by Jeff Jackson, Shepherd’s Staff Missions Facilitators
The statistics seem overwhelming when reviewing the global status of evangelical Christianity. While work is continuing among the unreached, thousands of people groups have not heard the Gospel of Jesus Christ in a culturally relevant way. So what should be the response of the local church in America to this challenge before us?

Should the local church simply send money? After all, the Lord has blessed us with an abundance of financial resources to apply toward completing the Great Commission. Or maybe the church in America should rely on the steadily increasing evangelical missionary force from South America, Asia, and Africa to complete the task. Wouldn’t this approach be more effective since these missionaries could adapt more readily to the various cultures in which they would be serving, unlike we spoiled Americans?

The issues above have been topics of discussion for many church leaders and for those of us interested in moving forward toward the goal of completing the Great Commission in our lifetimes.

Former missionary and author, Robertson McQuilkin, covers them very effectively in his article, “Should We Stop Sending Missionaries”. In his article McQuilkin raises important points and concerns about churches’ participation in missions simply by sending money, and not their sons and daughters; however the point that resonates most, and I believe is most applicable to the American church, is the following:  
“It’s not just that North American missionaries are still needed to complete the task, however; the North American church needs to send its own for the sake of itself, its own spiritual health. The sin of disobedience to the heavenly vision can’t be atoned for with dollars, and the spiritual loss is highly visible in a self-centered, materialistically-minded people. The original mandate has never been rescinded; the Pauline role of pioneering is still the primary mission of the church toward the world. Biblically, no church anywhere can claim exemption from the mandate until every person has heard with understanding the way to life in Christ and a church has been established in every community.”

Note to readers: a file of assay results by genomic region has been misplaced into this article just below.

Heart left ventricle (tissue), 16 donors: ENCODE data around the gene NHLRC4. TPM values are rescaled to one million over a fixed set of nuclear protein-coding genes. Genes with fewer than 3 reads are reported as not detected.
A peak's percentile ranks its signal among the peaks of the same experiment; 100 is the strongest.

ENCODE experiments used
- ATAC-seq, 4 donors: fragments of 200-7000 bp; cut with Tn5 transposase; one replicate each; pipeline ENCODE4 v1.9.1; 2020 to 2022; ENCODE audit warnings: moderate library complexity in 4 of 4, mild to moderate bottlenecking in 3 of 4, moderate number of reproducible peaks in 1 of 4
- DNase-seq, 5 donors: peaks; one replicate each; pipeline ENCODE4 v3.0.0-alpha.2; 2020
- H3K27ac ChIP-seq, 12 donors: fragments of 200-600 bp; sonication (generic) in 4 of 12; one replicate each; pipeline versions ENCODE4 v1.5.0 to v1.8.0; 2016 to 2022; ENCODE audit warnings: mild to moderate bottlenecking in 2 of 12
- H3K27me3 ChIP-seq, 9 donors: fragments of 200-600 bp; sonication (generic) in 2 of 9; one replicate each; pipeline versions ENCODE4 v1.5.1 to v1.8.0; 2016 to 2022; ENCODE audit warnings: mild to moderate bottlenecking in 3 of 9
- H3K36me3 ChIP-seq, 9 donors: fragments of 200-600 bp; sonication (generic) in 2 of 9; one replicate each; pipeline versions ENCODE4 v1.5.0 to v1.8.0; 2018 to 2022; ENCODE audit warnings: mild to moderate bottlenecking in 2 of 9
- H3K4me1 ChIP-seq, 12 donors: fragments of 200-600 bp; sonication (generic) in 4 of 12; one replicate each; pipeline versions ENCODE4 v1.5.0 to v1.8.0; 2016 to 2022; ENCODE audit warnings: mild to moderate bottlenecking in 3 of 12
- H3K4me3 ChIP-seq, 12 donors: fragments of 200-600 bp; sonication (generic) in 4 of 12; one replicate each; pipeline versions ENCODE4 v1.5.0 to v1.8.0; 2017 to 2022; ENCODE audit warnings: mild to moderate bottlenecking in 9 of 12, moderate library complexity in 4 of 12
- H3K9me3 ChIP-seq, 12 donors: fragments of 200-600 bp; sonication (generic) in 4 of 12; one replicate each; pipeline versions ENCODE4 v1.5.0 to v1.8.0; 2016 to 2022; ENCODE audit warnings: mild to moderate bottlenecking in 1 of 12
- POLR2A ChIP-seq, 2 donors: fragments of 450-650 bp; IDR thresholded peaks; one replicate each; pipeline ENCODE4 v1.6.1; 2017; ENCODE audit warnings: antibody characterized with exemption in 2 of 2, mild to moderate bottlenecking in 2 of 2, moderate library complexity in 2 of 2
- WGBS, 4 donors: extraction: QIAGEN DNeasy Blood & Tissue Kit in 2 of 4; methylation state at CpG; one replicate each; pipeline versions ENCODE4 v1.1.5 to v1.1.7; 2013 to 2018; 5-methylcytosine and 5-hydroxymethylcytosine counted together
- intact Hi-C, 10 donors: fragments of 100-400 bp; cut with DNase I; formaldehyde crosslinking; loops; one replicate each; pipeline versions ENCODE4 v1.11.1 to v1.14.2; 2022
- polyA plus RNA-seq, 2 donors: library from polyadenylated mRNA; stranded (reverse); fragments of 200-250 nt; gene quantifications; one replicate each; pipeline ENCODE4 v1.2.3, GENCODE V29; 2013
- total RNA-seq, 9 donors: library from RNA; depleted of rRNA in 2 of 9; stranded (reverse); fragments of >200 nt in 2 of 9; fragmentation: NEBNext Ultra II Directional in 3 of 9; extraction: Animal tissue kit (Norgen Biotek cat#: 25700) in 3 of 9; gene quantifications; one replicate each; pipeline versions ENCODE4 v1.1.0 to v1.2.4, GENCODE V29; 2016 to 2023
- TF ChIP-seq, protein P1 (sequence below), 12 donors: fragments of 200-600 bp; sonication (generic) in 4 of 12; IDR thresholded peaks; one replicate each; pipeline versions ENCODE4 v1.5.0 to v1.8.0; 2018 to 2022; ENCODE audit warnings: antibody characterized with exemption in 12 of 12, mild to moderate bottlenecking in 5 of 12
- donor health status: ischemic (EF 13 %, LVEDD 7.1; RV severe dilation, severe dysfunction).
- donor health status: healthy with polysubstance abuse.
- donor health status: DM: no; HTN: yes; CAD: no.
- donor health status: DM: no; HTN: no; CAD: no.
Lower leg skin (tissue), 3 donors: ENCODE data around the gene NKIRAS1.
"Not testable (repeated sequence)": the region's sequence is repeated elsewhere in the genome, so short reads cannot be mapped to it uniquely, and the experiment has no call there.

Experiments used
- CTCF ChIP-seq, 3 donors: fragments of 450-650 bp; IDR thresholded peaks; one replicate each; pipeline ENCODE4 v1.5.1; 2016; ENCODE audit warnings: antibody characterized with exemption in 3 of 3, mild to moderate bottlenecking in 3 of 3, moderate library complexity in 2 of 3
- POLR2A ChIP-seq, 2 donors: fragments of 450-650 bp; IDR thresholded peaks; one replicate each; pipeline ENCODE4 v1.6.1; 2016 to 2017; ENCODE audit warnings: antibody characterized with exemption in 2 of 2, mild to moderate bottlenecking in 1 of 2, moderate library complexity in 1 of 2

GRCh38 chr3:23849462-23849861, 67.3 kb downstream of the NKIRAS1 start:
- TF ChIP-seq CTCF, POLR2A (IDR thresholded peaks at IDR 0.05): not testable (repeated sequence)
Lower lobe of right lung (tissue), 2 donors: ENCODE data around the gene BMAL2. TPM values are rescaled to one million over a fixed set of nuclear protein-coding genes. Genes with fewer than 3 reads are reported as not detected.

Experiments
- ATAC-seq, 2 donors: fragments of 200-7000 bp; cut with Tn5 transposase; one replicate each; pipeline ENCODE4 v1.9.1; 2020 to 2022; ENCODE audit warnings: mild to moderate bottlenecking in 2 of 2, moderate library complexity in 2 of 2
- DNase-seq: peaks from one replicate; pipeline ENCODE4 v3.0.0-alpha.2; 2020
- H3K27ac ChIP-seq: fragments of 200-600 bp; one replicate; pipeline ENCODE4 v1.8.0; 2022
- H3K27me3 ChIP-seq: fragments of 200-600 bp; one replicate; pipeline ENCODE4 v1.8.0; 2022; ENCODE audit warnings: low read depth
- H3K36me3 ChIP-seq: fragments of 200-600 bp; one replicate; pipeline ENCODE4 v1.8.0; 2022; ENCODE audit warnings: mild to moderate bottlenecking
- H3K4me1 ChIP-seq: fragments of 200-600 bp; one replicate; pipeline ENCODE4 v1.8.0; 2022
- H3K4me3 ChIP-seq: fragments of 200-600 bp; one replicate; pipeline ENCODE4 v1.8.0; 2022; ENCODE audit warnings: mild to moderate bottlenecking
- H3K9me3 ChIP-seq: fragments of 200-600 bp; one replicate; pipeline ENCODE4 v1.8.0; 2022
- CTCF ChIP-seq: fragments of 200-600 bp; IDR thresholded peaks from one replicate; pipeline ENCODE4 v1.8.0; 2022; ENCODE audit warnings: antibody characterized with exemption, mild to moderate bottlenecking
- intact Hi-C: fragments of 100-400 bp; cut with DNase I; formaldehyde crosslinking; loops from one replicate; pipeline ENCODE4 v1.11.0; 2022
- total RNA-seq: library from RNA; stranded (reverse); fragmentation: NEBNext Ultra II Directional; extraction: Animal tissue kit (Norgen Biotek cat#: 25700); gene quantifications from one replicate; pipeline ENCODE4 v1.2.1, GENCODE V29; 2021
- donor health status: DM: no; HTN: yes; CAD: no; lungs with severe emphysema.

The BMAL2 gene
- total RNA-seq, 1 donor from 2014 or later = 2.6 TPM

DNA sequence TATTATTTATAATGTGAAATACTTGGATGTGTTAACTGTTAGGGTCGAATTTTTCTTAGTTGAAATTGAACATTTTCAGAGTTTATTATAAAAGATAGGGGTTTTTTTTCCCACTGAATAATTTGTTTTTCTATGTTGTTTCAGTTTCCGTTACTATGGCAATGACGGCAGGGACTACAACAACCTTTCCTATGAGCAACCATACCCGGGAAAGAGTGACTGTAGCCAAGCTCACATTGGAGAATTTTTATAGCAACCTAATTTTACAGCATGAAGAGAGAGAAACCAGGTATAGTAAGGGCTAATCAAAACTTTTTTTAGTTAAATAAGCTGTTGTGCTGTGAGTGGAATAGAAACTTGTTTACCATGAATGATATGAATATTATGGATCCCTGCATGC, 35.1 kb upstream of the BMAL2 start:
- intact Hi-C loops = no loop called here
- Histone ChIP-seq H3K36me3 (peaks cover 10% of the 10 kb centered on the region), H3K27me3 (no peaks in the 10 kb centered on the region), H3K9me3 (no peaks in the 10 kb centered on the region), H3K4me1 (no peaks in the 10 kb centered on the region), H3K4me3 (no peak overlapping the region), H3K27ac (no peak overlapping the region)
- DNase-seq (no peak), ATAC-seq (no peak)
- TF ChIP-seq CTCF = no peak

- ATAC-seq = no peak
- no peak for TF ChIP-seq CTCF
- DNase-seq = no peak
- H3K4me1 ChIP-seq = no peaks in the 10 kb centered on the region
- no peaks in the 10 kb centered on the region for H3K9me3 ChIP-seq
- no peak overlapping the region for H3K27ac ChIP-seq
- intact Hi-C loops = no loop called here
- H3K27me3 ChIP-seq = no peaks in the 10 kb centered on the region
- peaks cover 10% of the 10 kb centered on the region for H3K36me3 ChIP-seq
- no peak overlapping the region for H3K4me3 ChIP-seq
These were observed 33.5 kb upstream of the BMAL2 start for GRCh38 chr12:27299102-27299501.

The fact is that many American church leaders long for their churches to send missionaries to the foreign field, particularly those who have been exposed to world missions prior to their current church assignments. In many instances God has given these leaders a strategic vision for reaching the unreached. Their challenge is to put the vision in motion while igniting a passion for foreign missions in their churches, which can be extremely difficult in our American church culture of today.

That said, the mission of the American church is missions and the church’s model for missions is the incarnational Christ. So the answer to the question of whether the American church should continue to send missionaries is an unequivocal yes!

Yet, in a practical sense, effectively mobilizing a church toward missions, with the goal of ultimately sending missionaries to the ends of the earth, requires considerable time and resources that are not sometimes available as part of a church staff. Such steps in the process may include:

1.    Seeking God’s confirmation of a missions vision (focus) for the church

2.    Arranging and leading short term trips to expose church members to cross-cultural ministry

3.    Developing a written policy on how the church will engage in missions and what steps must be taken by prospective missionaries in order for them to be  sent from the church

4.    Equipping long term missionaries for cross-cultural ministry

5.    Equipping church members as senders

6.    Putting in place a process for handling missionary support funds

To help with the current challenges sometimes faced by American churches, God has placed strategic resources at the disposal of churches to assist each church in fulfilling the specific missions vision God has given it. At Shepherd’s Staff, we believe that the local church is the primary vehicle through which God has chosen to make disciples of all nations, with the primary role of the local church to send missionaries into the harvest.